Tech challenge: Keeping a million people interested in a research project

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By Mohana Ravindranath


The software company powering the technology for NIH’s million-person health study began as a consumer-focused startup without any background in health — and its roots could be its biggest asset, says CEO Praduman Jain.

Vibrent is the recipient of a $75 million NIH grant to build out the “Participant Technology Systems Center.” It is creating the applications that will enroll volunteers in the research program and return them data about their health.

Its challenge, with the NIH officials overseeing the project, is how to use digital tools to keep a million or more people engaged and participating in a project that will take decades to complete.

All of Us, previously known as the Precision Medicine Initiative, is NIH Director Francis Collins’ ambitious concept for a vast research project that will gather genomic, environmental, medical and lifestyle data to gain insights into the causes of illness and health.

After signing up, participants are asked to provide blood and urine samples and to share data from their electronic health records and, in some cases, from wearable or mobile devices. Four leading EHR vendors have agreed to link patient data through Vibrent for the All of Us program in the “Sync for Science” platform. Other patients will provide medical information in surveys.

Around 91,000 people have joined so far, in a beta phase and since the program’s official launch in May. The challenge, Jain said, is to meet NIH’s goal of encouraging the longterm participation of a cross-section of Americans, including groups who are suspicious of science and government and generally shun such activities.

Most of the early joiners were motivated by “excitement and altruism,” Jain told POLITICO. “‘It can help me, it can help my family, it can help my children.’ But that only goes so far, people lose interest over time.”

To get this vast group to continually share biospecimens, EHR data and feeds from wearable devices, “you have to keep giving them value,” he said.

“We can have this million people donate their data initially. How do you keep them going for 20 years, 30 years,” he said. “What’s in it for them?”

That’s where the company’s roots in consumer technology could come in, Jain says. Vibrent got its start almost a decade ago, funded mostly by Jain himself and by federal Small Business Innovation Research grants to study how patients process information about their health.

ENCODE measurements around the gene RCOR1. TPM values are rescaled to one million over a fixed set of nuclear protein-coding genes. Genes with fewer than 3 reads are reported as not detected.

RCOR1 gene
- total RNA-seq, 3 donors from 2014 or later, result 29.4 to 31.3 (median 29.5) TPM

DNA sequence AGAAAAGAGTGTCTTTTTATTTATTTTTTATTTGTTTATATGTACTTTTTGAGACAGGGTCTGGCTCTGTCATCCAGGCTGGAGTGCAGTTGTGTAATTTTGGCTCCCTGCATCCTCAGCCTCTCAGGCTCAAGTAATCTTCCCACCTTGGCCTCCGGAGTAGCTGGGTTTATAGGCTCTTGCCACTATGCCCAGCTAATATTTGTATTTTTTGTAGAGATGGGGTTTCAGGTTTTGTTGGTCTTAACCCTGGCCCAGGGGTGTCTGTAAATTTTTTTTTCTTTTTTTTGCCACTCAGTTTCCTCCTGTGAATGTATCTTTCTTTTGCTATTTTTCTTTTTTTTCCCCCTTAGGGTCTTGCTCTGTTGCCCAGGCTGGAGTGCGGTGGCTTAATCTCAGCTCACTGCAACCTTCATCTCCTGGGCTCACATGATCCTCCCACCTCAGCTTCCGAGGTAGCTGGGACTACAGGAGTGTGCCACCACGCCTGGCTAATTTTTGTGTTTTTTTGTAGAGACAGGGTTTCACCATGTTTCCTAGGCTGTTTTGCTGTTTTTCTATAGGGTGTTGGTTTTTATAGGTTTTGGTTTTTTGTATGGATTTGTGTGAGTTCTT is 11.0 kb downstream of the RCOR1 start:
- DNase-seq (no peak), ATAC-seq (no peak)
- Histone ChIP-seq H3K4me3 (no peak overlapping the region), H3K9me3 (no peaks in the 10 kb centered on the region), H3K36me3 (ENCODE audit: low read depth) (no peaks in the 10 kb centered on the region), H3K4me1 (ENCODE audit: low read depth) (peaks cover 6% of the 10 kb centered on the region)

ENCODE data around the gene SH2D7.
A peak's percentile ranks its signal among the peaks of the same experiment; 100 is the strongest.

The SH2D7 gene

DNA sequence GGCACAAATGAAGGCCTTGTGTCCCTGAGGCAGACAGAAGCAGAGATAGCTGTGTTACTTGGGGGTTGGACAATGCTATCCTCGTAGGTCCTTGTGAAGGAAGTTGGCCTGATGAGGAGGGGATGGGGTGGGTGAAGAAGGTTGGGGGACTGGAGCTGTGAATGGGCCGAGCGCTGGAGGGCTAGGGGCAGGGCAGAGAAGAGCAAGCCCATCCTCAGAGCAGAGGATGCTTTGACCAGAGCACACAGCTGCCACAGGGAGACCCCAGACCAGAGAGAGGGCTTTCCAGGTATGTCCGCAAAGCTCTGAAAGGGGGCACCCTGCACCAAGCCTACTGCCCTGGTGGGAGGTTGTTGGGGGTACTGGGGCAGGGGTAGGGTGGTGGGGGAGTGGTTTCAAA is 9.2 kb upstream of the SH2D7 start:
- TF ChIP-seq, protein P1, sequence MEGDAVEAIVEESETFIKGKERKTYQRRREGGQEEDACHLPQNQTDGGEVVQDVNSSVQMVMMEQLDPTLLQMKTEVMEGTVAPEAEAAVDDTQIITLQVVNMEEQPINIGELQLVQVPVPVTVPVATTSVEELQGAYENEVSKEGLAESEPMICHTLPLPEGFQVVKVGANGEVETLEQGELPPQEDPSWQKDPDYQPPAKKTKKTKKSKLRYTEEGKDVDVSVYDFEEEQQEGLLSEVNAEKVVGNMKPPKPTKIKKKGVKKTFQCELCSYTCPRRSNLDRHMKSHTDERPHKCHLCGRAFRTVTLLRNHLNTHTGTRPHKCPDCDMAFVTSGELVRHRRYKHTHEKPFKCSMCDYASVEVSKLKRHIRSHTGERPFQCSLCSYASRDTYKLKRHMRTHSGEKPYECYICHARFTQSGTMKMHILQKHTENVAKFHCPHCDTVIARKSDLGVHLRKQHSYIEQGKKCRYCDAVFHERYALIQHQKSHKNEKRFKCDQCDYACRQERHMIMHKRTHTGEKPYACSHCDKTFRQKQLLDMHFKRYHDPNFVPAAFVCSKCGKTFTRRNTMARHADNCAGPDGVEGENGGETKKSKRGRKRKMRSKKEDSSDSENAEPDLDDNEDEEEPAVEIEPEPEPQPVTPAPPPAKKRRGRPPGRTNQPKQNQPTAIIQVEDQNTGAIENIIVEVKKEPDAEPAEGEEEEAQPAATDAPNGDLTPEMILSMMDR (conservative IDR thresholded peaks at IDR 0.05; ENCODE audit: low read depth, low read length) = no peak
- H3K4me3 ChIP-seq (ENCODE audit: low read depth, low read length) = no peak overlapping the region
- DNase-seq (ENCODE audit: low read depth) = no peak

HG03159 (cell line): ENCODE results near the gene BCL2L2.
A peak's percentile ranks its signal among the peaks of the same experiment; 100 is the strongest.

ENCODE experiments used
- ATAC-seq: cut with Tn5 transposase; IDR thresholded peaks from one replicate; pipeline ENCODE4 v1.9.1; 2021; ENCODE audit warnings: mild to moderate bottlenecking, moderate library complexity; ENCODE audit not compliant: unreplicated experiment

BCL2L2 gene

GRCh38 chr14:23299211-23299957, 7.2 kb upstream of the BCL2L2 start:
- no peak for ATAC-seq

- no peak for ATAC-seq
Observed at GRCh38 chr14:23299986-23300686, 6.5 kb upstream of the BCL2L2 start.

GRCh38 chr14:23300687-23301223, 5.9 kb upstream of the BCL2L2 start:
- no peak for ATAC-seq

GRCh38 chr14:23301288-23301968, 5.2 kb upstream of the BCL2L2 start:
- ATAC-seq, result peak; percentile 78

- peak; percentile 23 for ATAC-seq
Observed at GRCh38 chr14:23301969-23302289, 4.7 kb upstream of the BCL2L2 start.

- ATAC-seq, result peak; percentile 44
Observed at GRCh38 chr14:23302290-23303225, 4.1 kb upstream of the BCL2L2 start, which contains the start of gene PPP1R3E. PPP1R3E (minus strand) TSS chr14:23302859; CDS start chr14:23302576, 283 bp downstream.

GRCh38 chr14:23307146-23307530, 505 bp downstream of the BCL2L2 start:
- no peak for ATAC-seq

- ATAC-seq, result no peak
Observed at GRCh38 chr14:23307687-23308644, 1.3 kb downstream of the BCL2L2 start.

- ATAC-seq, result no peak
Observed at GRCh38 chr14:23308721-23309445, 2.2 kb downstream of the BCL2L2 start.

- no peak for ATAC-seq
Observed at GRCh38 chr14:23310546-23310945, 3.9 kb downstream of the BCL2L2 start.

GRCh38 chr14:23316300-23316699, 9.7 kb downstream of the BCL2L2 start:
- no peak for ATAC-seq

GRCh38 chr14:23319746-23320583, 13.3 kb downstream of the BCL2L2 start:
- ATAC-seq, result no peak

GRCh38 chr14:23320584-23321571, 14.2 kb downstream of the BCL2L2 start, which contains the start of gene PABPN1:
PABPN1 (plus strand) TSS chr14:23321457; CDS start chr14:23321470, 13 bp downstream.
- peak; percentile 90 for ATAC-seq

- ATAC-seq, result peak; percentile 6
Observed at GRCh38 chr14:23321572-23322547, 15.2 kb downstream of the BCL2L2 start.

Jain — who describes himself as an “outsider to health care” — learned about consumer technology adoption in previous jobs at Sprint, Nextel and AOL. In lieu of expertise in the provision of care, he and his team have an “understanding of systems, understanding of how to make something really large scale that can impact the masses.”

In previous jobs, Jain oversaw SMS-systems and the production of mobile phones. The All of Us platform, he says, has to “become available to the masses the same way they’re all used to using technology today.”

Vibrent’s other products include a platform virtually connecting dermatologists to patients, and a health and wellness system for the Defense Department.

As All of Us continues enrolling participants, some of the Vibrent employees working on the program are dreaming up ways to give participants useful insights about their own health in a manner they find useful. Those might include designing health records that clearly display the information donors have submitted, or presenting genomics data so participants better understand their health risk factors, Jain said.

The Fairfax-based company has attracted the interest of local lawmakers. Sen. Tim Kaine (D-Va.) dropped by in July to talk about trends in digital health. Rep. Gerry Connolly (D-Va.) visited the office Thursday in what was billed as a town hall for the 140 employees of Vibrent.

At the town hall, Connolly urged the Vibrent employees to remain a “beacon of welcome” to immigrants despite anti-immigrant rhetoric from the Trump administration, and emphasized his support for better access to health care. He also argued that the federal government should fund more scientific research.

Jain says Vibrent’s mission with All of Us aligns with Kaine’s and Connolly’s: “to accelerate health research and medical breakthroughs, enabling individualized prevention, treatment and care for everyone. They recognize the return on the investment in achieving better health for our nation’s and the world’s population.”